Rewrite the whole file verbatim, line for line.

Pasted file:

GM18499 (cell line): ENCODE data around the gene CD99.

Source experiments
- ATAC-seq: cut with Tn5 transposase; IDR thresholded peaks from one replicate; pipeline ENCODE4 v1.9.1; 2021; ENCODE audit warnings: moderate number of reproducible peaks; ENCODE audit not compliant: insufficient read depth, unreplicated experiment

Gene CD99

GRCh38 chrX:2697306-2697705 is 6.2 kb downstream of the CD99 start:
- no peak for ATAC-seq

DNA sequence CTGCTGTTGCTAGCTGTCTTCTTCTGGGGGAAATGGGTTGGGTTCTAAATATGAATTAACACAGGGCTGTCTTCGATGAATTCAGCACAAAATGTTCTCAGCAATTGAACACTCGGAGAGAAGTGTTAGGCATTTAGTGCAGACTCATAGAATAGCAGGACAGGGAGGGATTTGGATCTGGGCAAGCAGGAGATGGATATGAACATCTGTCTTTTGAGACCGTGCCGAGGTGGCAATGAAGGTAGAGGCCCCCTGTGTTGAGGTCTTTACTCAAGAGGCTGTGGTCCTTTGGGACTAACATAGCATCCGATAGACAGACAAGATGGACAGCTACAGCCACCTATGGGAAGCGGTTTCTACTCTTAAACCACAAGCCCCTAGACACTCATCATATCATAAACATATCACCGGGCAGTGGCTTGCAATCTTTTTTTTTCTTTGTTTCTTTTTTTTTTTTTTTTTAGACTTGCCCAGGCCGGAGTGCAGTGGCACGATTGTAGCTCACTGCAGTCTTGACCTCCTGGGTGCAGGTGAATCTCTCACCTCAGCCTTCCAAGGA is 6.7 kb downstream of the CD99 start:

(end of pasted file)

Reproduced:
GM18499 (cell line): ENCODE data around the gene CD99.

Source experiments
- ATAC-seq: cut with Tn5 transposase; IDR thresholded peaks from one replicate; pipeline ENCODE4 v1.9.1; 2021; ENCODE audit warnings: moderate number of reproducible peaks; ENCODE audit not compliant: insufficient read depth, unreplicated experiment

Gene CD99

GRCh38 chrX:2697306-2697705 is 6.2 kb downstream of the CD99 start:
- no peak for ATAC-seq

DNA sequence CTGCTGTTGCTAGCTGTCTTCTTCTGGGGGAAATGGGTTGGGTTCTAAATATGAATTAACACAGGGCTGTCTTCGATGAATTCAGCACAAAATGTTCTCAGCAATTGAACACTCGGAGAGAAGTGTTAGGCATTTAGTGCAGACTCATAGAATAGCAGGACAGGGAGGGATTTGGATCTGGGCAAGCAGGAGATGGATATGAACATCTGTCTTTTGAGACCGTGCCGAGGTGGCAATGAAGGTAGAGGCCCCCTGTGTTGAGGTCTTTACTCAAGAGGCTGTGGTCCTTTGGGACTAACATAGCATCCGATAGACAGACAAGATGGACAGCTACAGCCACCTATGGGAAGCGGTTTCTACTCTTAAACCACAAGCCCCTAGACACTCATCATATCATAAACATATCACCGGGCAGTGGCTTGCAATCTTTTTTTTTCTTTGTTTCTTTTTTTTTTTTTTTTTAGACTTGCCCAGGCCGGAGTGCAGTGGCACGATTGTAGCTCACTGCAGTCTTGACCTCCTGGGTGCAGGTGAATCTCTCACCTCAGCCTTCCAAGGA is 6.7 kb downstream of the CD99 start: